Hi and welcome back! Last night, I was just thinking about how social media has made it so much easier and simpler for those with passions to connect with each other and share what they’re doing. It wasn’t like that when I was younger, that’s for sure. Today, Lord Snow Presides over one of the very best aspects of modern life: how the internet allows a labor of love to be shared so much more easily and widely than ever before.
The Limestone Sculptor and His Lifelong Labor of Love.
When I lived in small-town Kansas, I learned about a sculptor who lived in the area. His name was — or rather, is — Pete Felten. He’s old now but still alive, according to his Facebook page. He works in limestone, of all things.
Limestone isn’t very easy to sculpt at all, but it has the advantage of being both inexpensive and plentiful in that part of Kansas. So he figured out how to sculpt it. Over time, the towns in his area supported him quite well because he liked to sculpt pieces representing the kinds of barely-tamed-Wild-West stuff Kansas people like, like fierce sheriffs, buffalo, etc. His sculptures dot the cities and towns in the region, each one very recognizable as his work. Here’s one example:
Back then in the mid-to-late 1990s, Felten’s influence was largely limited completely to that part of Kansas. I’d certainly never heard of him. But now, thanks to social media and online blogs and news sources (like this blog’s writeup online), his art can be enjoyed all over the world. You can even buy one of his works for your own enjoyment, be you one town over or half a world away. He’s adapted well, it seems, to the newer ways of getting word out to new audiences.
Pete Felten loves what he does, that’s clear from everything he says in interviews. He loves Kansas, and he loves being there and having his work and life be part of its emotional and physical landscape. From that blog post I linked a moment ago, we can read this:
“When you look at my life, I’ve got a nice truck, lots of nice stone, my dad’s property—I’m in hog heaven here. I was born and raised here. Where am I going to? Italy?”
Indeed: What could Italy offer him that Kansas doesn’t already give him gladly for almost nothing?
Indeed, Pete Felten doesn’t need to go anywhere. He’s got a way now to reach the whole world without moving a step off of his property. And now you, too, know about him and can enjoy a unique style of art from the comfort of wherever you might be right now.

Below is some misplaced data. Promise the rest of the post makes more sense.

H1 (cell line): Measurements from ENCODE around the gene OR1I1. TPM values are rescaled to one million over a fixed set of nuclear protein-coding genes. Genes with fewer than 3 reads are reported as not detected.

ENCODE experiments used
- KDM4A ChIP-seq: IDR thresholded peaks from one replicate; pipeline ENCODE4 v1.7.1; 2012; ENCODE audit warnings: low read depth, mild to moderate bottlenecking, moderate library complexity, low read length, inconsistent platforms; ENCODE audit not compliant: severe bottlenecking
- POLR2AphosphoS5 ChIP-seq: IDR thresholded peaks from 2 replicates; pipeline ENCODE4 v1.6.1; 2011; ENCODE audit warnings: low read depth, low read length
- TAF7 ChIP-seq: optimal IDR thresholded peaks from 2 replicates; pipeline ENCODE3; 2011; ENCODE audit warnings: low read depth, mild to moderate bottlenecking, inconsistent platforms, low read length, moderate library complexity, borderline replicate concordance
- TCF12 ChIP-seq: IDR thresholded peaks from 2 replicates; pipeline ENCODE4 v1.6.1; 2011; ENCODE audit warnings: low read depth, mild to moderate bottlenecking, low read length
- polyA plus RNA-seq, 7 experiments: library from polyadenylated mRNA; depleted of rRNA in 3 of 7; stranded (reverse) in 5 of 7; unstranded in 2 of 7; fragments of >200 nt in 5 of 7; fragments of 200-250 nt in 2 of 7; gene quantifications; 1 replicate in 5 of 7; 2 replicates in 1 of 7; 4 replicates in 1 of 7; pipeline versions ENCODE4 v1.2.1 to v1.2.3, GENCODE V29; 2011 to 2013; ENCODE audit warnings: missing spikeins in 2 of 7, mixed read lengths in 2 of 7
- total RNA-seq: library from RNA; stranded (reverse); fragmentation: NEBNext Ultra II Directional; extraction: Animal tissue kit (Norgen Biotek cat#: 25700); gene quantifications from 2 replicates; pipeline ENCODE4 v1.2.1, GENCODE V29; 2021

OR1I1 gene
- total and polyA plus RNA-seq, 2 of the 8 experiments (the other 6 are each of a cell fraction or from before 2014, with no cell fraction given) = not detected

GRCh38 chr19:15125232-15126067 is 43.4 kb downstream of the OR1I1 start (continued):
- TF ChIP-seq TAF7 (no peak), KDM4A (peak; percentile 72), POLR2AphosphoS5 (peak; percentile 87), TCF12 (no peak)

The Labor of Love of Reviewing a Labor of Love on YouTube.
Last night, I watched a popular YouTuber, Elvis the Alien, review a movie that he’d adored, Color Out of Space.
Normally, he says, he reviews movies he doesn’t like at all. But he happened to love the story this movie adapted, H.P. Lovecraft’s 1927 short story “The Colour Out of Space.” So he wanted to share that movie with his audience. In a lot of ways, this movie review would already represent a labor of love. But as I watched the video, I realized that the movie itself, too, represented a labor of love.
Its lead actor, Nicolas Cage, turns out to be another Lovecraft fan — along with the director!
So we had this weird little indie movie created by Lovecraft fans by adapting a weird little short story from almost a century ago, then reviewed by another fan who was afraid that his fans might somehow miss this little gem of a movie.
Way back when, it was so much harder to learn about movies like this. Now, it’s as easy as opening a social media site. For example, I didn’t seek out this video; I barely even know who the YouTuber is. The YouTube algorithm decided I might like it and stuck it at the top of my recommends list. To its credit, the algorithm was right. But you can also find gems of videos like this one through long dives through the right-hand YouTube navigation bar. That bar gets stranger and stranger the further you go.
Our friends also share the videos that they liked — all the time. You can completely confuse your account’s algorithms that way, but it can yield a lot of gold if you let it.
Passions Meeting Together At Last.
Long ago, passions like these had to be spread via word of mouth, or — if you knew the right publications to read — in print, which required a publisher and editor to run such work. The barrier to entry for reviewers and commentators was much higher, and many ended up in obscure little fanzines that reached maybe just a few hundred people tops. I wrote for one such fanzine as a tween.